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From Wikipedia, the free encyclopedia

Hyson Green
Junction of Radford Road and Berridge Road - - 1507154.jpg

Junction of Radford Road and Berridge Road
Hyson Green is located in Nottinghamshire
Hyson Green
Hyson Green
Location within Nottinghamshire
Shire county
Sovereign stateUnited Kingdom
Postcode districtNG7
Dialling code0115
AmbulanceEast Midlands
UK Parliament
List of places
52°57′59″N 1°10′16″W / 52.9664°N 1.1712°W / 52.9664; -1.1712

Hyson Green is a neighbourhood in Nottingham, England. It is home to a variety of cultures with a thriving local economy. Hyson Green has the largest ethnic minority population in the city. Since 2006 Hyson Green has seen a larger rise in development and direct international investment than any other area of Nottingham. It and "Forest Fields are areas of long-standing multiple disadvantage and have a negative image in the city."[1]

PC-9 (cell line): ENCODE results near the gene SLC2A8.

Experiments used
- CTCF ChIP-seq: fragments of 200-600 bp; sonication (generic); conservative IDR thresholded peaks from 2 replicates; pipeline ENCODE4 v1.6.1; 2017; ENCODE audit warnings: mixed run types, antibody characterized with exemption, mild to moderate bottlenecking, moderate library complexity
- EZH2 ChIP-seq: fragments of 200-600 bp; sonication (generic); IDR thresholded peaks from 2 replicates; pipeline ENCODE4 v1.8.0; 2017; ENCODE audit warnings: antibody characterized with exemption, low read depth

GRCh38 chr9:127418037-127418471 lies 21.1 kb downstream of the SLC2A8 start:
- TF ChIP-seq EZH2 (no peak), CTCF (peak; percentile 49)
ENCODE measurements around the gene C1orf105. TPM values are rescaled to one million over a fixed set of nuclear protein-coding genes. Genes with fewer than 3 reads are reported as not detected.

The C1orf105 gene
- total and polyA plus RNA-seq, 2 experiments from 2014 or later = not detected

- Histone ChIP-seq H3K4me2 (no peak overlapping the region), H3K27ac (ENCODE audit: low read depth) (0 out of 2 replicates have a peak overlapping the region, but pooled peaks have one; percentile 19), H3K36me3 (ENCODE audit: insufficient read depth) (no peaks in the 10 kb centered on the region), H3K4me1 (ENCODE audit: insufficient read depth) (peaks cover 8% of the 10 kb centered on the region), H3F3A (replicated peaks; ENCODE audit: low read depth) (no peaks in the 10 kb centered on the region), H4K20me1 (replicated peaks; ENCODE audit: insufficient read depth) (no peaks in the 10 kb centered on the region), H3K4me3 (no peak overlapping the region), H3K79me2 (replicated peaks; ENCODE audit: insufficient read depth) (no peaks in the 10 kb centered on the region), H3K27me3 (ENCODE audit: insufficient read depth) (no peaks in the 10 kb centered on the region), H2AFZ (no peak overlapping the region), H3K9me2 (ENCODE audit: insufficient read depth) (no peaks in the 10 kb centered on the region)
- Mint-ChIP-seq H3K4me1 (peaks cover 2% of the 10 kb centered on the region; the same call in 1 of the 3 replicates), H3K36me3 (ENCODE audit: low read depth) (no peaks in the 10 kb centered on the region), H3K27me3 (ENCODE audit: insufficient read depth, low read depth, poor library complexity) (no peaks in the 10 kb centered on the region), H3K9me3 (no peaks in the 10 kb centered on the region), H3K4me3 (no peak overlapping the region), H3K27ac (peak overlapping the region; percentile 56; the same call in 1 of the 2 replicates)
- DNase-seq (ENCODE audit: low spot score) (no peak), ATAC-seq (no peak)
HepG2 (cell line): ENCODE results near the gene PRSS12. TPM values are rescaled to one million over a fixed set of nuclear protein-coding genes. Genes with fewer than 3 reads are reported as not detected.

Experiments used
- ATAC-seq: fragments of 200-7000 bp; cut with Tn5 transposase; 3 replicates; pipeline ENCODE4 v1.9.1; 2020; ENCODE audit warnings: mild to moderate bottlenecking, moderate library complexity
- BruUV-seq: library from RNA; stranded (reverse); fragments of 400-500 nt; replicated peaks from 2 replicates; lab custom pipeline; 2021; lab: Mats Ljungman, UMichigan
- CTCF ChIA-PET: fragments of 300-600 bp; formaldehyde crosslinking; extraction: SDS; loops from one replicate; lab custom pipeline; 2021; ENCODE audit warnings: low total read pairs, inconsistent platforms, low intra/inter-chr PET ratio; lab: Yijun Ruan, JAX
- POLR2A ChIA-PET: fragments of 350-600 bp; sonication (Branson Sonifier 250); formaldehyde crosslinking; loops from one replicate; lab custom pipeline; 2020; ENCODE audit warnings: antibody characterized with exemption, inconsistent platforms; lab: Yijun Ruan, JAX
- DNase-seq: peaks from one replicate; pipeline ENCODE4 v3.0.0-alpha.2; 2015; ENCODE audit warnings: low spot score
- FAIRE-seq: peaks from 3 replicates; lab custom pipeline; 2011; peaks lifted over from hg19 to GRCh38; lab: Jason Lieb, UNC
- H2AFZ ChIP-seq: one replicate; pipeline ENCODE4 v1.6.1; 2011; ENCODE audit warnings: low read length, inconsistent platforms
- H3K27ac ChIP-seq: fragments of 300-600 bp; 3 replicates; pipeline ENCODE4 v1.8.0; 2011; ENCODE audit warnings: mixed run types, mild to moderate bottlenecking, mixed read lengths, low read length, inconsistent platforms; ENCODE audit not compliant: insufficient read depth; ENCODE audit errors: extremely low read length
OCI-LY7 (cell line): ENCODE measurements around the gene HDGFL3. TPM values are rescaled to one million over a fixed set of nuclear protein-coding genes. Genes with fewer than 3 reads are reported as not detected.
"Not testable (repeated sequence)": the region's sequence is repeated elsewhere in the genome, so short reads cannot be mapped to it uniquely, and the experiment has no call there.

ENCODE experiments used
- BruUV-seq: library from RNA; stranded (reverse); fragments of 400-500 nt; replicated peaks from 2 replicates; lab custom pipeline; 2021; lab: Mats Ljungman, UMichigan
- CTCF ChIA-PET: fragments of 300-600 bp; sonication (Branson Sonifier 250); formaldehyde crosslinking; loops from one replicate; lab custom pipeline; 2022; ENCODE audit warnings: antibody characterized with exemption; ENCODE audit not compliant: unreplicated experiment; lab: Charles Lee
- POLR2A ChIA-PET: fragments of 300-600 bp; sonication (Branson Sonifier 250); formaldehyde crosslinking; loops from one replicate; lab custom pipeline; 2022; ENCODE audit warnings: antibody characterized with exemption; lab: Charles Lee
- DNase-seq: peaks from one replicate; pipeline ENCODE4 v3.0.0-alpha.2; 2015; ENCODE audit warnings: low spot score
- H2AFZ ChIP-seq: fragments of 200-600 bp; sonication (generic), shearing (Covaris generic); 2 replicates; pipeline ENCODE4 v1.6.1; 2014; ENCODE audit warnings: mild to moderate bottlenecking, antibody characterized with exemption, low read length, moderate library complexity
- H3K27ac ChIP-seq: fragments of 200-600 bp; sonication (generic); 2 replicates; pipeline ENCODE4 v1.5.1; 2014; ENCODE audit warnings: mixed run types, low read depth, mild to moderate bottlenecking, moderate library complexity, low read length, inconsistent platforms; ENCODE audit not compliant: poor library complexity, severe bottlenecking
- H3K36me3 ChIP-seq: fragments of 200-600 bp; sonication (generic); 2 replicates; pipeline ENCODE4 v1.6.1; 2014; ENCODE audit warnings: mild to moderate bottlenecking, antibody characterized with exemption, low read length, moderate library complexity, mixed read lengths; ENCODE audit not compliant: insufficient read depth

Hyson Green is spread over Berridge and Arboretum wards of Nottingham. While the local economy is improving, child poverty remains higher than average, as listed in Nottingham City Council's ward profiles.[2]

The area is served by Radford Road tram stop and Hyson Green Market tram stop on the Nottingham Express Transit. The opening of the tram system has boosted Hyson Green's profile and helped to regenerate the area.[3][4]